Subsequent to boriding, the borided material can be subjected to an aftertreatment to convert any FeB formed into Fe2B. This can be achieved, for example, by a heat-treatment process subsequent to the boriding treatment by stopping the supply of boron halide and holding the workpiece at the treatment temperature for a further time. The duration of this diffusion treatment depends on the amount of FeB present and is usually 20-60 min.

The process can be carried out, for example, in a unit which is suitable for plasma coating and is known per se. This consists essentially of the following components:

The vacuum vessel (reactor) for accommodating the parts to be treated. The reactor should be heatable and allow operation in the temperature range from 400° C. to 1200° C.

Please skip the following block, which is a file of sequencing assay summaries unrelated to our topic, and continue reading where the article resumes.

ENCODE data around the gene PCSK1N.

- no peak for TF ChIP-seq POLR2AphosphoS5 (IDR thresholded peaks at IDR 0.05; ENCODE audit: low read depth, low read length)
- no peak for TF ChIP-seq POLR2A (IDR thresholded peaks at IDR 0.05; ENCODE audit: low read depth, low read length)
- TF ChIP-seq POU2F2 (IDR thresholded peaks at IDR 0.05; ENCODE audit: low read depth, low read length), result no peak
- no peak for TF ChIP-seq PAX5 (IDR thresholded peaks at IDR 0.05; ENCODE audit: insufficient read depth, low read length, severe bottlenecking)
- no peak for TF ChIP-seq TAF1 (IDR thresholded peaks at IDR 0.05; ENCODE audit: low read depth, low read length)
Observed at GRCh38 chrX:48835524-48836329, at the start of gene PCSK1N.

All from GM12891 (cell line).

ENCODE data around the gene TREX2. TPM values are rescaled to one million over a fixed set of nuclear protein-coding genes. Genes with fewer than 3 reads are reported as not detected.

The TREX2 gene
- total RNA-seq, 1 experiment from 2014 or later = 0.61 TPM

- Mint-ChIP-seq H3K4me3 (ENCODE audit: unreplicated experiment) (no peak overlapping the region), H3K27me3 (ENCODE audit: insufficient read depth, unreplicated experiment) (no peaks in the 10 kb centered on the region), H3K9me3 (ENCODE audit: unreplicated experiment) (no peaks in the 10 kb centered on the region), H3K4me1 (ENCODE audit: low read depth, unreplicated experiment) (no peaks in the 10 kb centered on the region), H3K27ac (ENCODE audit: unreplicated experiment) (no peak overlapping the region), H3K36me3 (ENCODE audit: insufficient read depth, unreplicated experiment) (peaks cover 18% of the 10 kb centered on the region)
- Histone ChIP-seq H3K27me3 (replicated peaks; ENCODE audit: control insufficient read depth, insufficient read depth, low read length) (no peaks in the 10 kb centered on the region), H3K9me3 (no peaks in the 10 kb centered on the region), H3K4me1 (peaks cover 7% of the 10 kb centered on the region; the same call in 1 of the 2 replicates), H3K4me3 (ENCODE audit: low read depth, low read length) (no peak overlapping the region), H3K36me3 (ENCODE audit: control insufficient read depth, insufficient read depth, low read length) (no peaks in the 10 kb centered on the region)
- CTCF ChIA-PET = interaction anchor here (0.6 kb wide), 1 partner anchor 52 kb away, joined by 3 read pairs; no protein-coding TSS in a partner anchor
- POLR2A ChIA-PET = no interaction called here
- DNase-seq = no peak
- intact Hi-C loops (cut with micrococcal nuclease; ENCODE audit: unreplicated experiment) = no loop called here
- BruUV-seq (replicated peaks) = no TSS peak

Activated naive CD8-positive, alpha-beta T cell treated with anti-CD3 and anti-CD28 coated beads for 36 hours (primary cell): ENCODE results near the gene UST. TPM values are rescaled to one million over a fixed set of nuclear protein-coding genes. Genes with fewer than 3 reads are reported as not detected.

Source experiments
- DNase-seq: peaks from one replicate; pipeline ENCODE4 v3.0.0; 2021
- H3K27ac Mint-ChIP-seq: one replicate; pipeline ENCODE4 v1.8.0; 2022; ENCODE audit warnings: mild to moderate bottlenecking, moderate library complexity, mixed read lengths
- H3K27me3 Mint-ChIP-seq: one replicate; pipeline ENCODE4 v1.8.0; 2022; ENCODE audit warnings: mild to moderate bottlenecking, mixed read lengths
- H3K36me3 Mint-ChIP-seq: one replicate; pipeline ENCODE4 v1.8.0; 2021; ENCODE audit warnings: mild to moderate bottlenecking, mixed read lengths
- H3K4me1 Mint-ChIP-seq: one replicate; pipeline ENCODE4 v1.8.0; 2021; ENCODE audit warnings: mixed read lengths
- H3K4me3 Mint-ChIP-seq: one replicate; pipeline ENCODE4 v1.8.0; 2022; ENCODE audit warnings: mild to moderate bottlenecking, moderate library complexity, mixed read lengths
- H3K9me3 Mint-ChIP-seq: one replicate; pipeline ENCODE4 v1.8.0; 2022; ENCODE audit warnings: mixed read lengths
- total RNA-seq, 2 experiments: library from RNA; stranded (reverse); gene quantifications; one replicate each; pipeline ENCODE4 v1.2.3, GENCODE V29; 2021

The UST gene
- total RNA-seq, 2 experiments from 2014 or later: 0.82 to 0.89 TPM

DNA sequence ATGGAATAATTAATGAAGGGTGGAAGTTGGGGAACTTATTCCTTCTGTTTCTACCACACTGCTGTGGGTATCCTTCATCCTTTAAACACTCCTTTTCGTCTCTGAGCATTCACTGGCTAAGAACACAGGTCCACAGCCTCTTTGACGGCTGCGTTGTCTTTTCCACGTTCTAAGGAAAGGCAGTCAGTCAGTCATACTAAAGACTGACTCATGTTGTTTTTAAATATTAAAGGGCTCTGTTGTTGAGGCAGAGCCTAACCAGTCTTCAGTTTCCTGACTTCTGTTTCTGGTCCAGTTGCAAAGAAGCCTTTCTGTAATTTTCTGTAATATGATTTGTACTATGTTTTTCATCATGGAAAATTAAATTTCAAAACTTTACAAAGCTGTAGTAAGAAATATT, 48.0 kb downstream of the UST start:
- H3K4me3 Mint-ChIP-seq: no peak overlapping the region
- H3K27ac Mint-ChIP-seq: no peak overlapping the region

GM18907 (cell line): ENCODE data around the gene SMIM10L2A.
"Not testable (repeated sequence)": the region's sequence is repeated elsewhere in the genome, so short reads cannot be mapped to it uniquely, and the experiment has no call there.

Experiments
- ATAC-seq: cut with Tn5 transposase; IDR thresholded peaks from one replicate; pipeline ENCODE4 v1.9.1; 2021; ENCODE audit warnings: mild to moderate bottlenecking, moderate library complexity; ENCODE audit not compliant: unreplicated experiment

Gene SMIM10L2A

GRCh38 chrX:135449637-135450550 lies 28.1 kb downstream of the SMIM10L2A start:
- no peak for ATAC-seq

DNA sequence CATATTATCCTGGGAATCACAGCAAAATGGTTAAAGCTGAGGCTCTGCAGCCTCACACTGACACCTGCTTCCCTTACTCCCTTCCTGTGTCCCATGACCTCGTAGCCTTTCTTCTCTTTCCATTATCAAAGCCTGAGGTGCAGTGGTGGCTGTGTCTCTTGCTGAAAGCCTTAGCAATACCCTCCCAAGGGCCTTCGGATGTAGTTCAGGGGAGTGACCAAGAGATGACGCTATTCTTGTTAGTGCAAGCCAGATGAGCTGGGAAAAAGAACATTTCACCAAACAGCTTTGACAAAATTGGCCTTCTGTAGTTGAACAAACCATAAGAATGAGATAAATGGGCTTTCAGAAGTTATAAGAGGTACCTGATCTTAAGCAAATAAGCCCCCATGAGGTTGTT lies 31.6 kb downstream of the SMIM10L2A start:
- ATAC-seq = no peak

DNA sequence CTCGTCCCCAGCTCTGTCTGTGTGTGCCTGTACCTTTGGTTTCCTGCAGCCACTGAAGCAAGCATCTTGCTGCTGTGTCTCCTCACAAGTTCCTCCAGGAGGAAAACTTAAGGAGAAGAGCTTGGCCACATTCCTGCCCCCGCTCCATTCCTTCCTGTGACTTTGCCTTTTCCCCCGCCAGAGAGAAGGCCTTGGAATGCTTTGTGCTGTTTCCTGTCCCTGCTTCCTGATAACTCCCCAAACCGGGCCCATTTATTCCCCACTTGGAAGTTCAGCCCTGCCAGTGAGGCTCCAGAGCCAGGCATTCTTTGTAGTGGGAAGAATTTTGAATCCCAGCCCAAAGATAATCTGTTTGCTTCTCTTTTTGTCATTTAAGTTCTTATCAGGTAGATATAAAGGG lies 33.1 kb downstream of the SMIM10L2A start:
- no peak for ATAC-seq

The pumping system for evacuating the reactor and setting the working pressure.

The gas supply unit for mixing and metering in the reaction mixture.

The pulsed plasma power supply for generating and maintaining the plasma discharge in the vacuum vessel, such that the power introduced can be varied within a wide range by means of the pulse frequency or pulse width.

The system for neutralizing and disposing of the gas and the system for controlling and monitoring the operating parameters: the latter system controls and monitors the course of the process.

EXAMPLE 1